Patton-fuller community hospital case study Abstract Finance, understanding how it affects the smallest business to the largest organization, is the origin to financial success in businesses. According to Gitman (2006), finance is the art and science of managing money. Virtually every individual business and large organization, Be the organization for profit or non-profit, depends on the rates at which these entities earn, or raise money, and the rate at which they spend or invest these earned monies.

Understanding these financial processes will enable the financial manager, or even the non-financial managers to more effectively interact with financial personnel, processes, and procedures. Patton-fuller community hospital case study How did the audited and unaudited financial statements differ? The differences between the audited and unaudited sections of the financial statements are strikingly different. According to Patton-Fuller © 2011, it appears the financial officer had severely over-estimated the prospectus in payment remittances, giving the impression that the organization would be doing a lot better than the actuality.

When providing numbers for accounts receivable in 2009 the financial officer estimated the total at (totals shown in the thousands) $59,787, with a net allowance for bad debt for the same time-period at $10,757 while the audited version shows a very different picture. Accounts receivable for 2009 revealed a total $58,787, a one million dollar lower receivable difference. In addition, the net allowance for bad debt is shown at, $11,757, a one million dollar increase. The differences showing the audited amounts appear to show a vast difference.

In addition, reveal a two million dollar deficit, from the unaudited version. This difference could in time cause the falter of the organization. In addition, the statements of revenue and expenses show major differences revealed between the audited and unaudited. These differences reveal a $378 thousand dollar difference in the unaudited and the actual amounts of operating income. This large of a difference in the predicted and the actuality could cause the organization to become over-extended, and over-whelmed in debt. Are the financial ratios for the hospital improving?

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What is the effect of revenue sources on the financial reporting at the hospital? Patton Fuller appears, according to the profitability ratios, encountering hardships, after evaluating the return on total assets and operating margins, the organization is declining tremendously, producing income in contrast to its costs. The 2008 and 2009 expense report includes assets from audited and unaudited annual reports. The balance sheet comprehend the T account is equally valuable to examine. There are two sides of the T account report, the left side indicates the debits and right side indicates the credits.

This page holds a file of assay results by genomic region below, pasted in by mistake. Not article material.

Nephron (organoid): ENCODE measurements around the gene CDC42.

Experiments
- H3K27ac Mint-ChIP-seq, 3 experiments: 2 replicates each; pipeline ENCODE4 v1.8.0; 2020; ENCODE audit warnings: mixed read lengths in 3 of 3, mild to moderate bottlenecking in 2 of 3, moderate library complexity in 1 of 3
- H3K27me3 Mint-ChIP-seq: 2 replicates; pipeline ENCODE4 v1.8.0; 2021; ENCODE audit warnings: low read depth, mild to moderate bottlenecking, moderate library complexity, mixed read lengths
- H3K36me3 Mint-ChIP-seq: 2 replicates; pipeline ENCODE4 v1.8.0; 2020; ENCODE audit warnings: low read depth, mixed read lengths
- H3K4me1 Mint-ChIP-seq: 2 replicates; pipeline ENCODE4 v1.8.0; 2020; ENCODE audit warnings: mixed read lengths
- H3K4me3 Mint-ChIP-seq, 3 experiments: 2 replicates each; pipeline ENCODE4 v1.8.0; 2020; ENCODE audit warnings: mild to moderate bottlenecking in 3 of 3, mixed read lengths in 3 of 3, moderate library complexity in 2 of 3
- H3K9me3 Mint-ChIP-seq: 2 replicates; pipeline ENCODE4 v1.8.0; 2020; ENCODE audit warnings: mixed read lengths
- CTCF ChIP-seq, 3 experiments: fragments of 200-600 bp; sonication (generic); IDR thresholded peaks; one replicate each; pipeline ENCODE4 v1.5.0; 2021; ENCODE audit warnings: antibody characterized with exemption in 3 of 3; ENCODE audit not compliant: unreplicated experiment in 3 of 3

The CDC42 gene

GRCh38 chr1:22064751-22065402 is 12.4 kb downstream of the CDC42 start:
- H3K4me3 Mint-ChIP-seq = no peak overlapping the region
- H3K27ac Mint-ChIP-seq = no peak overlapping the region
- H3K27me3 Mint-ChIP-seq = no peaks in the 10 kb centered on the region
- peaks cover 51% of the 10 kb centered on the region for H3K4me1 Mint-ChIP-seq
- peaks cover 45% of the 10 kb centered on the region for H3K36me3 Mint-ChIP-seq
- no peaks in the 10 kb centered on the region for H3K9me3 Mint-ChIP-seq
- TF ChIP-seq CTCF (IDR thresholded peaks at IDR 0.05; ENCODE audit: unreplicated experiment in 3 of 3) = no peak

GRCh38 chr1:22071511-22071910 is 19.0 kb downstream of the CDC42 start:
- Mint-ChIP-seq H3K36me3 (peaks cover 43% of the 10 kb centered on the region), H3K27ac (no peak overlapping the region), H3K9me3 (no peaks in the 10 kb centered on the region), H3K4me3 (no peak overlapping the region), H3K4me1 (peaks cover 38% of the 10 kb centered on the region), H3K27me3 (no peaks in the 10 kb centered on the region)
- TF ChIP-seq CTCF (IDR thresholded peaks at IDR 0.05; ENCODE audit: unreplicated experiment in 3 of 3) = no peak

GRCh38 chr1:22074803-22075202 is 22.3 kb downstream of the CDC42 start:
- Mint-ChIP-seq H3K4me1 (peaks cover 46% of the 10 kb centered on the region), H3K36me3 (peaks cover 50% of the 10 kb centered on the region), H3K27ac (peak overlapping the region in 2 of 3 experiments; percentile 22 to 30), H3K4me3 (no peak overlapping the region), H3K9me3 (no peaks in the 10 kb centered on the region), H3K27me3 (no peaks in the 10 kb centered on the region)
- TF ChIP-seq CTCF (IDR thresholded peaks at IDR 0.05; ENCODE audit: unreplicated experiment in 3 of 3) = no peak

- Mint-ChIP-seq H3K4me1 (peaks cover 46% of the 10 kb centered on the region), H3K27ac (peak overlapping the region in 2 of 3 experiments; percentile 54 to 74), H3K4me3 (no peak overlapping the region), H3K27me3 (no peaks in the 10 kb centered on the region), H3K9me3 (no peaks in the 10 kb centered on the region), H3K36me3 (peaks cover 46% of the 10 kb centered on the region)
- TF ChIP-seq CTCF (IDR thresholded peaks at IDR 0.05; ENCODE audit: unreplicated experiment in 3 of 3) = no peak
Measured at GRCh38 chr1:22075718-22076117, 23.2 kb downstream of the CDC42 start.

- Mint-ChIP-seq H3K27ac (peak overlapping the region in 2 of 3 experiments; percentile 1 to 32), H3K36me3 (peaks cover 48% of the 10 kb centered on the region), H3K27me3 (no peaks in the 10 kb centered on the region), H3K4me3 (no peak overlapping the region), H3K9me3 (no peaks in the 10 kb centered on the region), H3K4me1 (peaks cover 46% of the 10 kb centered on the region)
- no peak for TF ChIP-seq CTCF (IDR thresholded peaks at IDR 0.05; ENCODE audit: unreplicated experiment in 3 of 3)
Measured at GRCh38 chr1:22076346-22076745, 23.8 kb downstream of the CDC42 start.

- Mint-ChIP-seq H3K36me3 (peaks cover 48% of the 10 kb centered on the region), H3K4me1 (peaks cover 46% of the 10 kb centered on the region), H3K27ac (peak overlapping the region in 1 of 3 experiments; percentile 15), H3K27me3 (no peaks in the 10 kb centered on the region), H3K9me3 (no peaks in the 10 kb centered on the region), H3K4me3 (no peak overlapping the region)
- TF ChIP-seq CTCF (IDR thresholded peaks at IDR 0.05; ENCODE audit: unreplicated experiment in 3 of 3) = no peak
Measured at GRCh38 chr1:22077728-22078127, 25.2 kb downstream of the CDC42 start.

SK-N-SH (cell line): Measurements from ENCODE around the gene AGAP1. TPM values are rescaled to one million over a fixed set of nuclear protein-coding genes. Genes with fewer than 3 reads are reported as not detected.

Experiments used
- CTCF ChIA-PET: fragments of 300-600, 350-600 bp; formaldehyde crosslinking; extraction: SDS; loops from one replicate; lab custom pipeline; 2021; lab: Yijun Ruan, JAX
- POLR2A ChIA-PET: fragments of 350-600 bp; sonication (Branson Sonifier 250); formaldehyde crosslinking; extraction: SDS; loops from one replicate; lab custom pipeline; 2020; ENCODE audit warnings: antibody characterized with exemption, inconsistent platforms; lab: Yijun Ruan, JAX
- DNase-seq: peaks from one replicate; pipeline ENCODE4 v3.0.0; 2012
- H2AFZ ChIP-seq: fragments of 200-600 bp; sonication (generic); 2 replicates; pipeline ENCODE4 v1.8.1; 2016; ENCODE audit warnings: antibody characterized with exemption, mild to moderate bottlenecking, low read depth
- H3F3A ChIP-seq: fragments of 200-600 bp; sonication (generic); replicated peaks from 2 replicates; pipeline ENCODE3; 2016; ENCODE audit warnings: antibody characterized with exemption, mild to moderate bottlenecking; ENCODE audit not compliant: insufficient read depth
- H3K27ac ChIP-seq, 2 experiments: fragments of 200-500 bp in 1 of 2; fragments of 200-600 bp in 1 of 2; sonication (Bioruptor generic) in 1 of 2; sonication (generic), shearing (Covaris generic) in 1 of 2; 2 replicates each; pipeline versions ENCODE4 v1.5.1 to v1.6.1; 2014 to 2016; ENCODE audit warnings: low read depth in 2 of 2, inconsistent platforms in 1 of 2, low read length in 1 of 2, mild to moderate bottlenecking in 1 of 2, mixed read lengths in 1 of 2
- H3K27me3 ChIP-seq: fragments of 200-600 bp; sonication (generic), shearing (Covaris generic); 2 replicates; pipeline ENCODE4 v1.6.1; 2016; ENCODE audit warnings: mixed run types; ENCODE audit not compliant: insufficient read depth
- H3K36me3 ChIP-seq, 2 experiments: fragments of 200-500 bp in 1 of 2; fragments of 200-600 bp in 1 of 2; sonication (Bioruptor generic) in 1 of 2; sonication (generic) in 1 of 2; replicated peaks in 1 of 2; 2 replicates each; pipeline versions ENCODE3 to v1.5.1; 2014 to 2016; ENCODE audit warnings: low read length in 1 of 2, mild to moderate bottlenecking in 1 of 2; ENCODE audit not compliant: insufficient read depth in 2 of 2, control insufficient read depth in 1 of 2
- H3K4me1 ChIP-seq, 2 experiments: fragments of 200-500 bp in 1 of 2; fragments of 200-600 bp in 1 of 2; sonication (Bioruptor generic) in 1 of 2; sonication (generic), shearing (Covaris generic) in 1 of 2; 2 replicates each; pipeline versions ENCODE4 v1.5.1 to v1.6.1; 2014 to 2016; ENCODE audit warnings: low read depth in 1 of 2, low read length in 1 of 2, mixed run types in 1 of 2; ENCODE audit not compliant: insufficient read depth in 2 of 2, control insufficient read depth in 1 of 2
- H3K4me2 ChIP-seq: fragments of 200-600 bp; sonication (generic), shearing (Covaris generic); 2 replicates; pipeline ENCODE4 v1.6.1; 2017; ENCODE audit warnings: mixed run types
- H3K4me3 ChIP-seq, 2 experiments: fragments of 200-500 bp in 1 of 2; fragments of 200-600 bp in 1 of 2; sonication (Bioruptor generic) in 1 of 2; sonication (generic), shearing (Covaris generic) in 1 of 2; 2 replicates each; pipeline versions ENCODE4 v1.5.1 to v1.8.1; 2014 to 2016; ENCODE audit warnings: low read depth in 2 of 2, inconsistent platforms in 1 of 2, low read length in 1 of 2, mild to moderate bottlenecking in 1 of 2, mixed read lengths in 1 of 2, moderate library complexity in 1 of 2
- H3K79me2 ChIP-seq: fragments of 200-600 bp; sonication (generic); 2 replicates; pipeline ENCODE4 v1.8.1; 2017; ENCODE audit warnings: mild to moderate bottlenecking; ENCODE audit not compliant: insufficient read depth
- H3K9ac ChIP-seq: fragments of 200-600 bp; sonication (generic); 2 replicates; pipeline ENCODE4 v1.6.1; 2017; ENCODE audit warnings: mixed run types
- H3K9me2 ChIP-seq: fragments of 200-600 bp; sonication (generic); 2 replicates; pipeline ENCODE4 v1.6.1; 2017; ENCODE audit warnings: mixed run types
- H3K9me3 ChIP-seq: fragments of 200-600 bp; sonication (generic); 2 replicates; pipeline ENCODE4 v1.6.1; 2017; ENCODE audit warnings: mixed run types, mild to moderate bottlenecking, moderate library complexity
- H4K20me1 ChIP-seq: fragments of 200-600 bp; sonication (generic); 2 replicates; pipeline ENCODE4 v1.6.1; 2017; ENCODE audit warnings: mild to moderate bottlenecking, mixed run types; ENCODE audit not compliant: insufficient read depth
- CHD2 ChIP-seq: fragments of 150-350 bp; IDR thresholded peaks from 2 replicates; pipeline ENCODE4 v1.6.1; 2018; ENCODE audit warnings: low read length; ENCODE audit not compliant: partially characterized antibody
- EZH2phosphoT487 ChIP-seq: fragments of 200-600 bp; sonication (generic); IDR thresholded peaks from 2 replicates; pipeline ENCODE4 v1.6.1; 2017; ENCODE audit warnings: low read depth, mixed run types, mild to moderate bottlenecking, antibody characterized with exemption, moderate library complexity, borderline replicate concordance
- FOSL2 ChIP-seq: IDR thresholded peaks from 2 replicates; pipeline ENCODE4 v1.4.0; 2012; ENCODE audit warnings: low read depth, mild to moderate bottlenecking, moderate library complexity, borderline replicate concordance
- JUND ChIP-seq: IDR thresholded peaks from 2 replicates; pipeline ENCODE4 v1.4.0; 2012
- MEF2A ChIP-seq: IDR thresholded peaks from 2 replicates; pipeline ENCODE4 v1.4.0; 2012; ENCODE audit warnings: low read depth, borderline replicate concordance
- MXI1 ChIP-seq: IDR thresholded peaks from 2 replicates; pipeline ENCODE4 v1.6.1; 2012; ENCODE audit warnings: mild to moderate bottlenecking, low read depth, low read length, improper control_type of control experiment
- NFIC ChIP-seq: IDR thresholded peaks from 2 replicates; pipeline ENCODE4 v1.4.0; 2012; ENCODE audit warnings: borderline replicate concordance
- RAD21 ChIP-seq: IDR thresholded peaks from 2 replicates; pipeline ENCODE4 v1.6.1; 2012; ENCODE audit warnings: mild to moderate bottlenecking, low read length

According to the 2009 unaudited balance sheet, a wrong amount of $13,797,000 was entered: after a corrected amount entered of $14, 797,000, the numbers reveal a discrepancy of $1,000,000. The operations income was $6,890,000 and the entry $3,110,000, reveling a discrepancy of $2, 540,000. A negative effect will result in the debit side, as wrong account entries on the balance sheet. The organization will overspend, and the resources allocated according to these improper entries, as mistakes in managerial decisions will occur.

How are the hospital’s revenues and expenses grouped for planning and control? There are five different groups for revenue and expenses. These groups consist of expenses, revenues, non-operating and operating income, and last but not least, net income. The expense section is made up of benefits and salaries, supplies that are needed, all professional and physician fees, depreciation and amortization, utilities, interest, of course the “other” section, and last but not least, provision for doubtful accounts. Patton-Fuller, 2011). The revenues section shows net patient revenue plus other revenue, and these are totaled together. The section of non-operating and operating income is where the total investment income is. The last section of the statement is the net income. The net income consists of the total revenue minus the expenses and losses. This section is used for the planning and controlling of costs. . (Patton-Fuller, 2011). The Patton-Fuller financial statements show differences in the audited vs. the unaudited statements.

It shows how they are improving or not, the effects of revenue in the report, and how it is used to control and planning. It seems the hospital’s revenues are grouped and controlled appropriately. Conclusion There seems to be some inconsistencies in the financial statement itself. As long as the financial reports are reviewed on a regular basis, it should alleviate any problems that may arise, and allow these problems to be fixed. If the mistakes seem to keep happening, then the company may find itself in a lot of financial trouble, which in turn may lead to the demise of the company.

Reviewing cannot be stressed enough. You need to be able to see where your problems are at in order to create a plan to fix them. References Gitman, L. , (2006). Principals of managerial finance, Addison, Wesley, Pearson; Education Publications, p. 4. (2000-2011). Accounting Principles I: T Accounts-Cliff-Notes Retrieved from topic Articled-21081,articled-21009. html http://www. cliffsnotes. com/study_quideT-Accounts Patton-Fuller community hospital resource: Copyright © 2006, 2010, 2011 by Apollo Group, Inc.


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